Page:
Old Algiers School Undergoing Conversion to Assisted Living Facility
8 June 2011
In this article, The Times-Picayune features the conversion of the former Belleville School into 52 assisted living apartments. Woodward has begun work on this design-build historic renovation and conversion and is expected to be complete in 2012.
Old Algiers School Will Be Turned Into Apartments For The Elderly
6 June 2011
By Allen Powell II, The Times Picayune
A historic and dilapidated former Algiers school is getting new life with plans to convert the long vacant building into apartments for senior citizens and the disabled.
The former Belleville School, portions of which have been in disrepair for decades, is set to undergo a $13 million renovation to create 52 assisted-living apartments. Construction could be complete by February, said Sean Arrillaga, a vice president for St. Luke’s Living Center in Algiers, one of the partners in the renovation deal.
Most apartments will be about 550 square feet, which Arrillaga said is larger than the current market average.
The group closed on the school site at 813 Pelican Ave. in May, and demolition of the interior has begun, he said. Arrillaga declined to identify the other investors in the project, but said the project will qualify for state and federal historic tax credits, along with new market tax credits.
The group decided to renovate the Belleville School because of the surrounding neighborhood, Arrillaga said. He called Algiers Point a “quaint, historic neighborhood.”
Cecelia Hemelt, who will be the administrator of the 56,000-square-foot property, said the neighborhood is a good fit.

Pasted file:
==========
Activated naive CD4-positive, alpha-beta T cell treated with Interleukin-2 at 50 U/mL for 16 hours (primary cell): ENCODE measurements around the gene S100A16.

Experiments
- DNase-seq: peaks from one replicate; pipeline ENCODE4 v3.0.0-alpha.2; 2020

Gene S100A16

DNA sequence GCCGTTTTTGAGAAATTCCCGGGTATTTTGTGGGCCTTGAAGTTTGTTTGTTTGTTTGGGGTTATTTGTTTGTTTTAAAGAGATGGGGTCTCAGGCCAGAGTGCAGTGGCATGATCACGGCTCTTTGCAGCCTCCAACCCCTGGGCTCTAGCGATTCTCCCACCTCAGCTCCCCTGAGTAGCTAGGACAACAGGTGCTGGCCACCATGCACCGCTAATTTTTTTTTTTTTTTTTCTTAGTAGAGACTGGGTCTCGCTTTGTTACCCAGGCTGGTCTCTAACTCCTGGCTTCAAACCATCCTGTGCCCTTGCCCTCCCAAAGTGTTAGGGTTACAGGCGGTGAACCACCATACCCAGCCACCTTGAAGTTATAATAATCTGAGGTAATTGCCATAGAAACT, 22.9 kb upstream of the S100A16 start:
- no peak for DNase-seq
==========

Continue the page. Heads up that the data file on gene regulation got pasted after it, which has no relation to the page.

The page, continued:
“We really liked the location and the community of Algiers Point,” she said.
Hemelt said the apartments will be geared toward residents 55 and older or high-functioning disabled people. There will a director of nursing on duty during the day and several aides there around the clock. All rooms will have handrails and other amenities to provide easier access.
Belleville School’s current makeover as an assisted-living facility is just the latest twist in its saga, which includes several failed redevelopments in the past two decades. The school has been vacant since 1987, and through the years developers have envisioned it as condominiums, a hotel and spa, and, in 1989, apartments for senior citizens and the disabled. The main structure of the school — a three-story, red-brick building — was completed in 1898, and wooden annexes were built in 1907 and 1925.
Skip Gallagher, the president of the Algiers Point Association, said the group is excited to finally see some action occurring at the school site after years of watching the building deteriorate. He said an assisted-living facility is one of the best uses for the building, and he doubts it will be a large drain on parking in the surrounding neighborhood, which was a concern of some residents. Gallagher said it would have been far worse if the abandoned building continued to be a blight on the Point.
“For the most part, we’re encouraged by it,” said Gallagher, adding that it’s great to see a historic building salvaged instead of demolished by neglect. “The biggest concern we had was that it wouldn’t happen. That would be criminal.”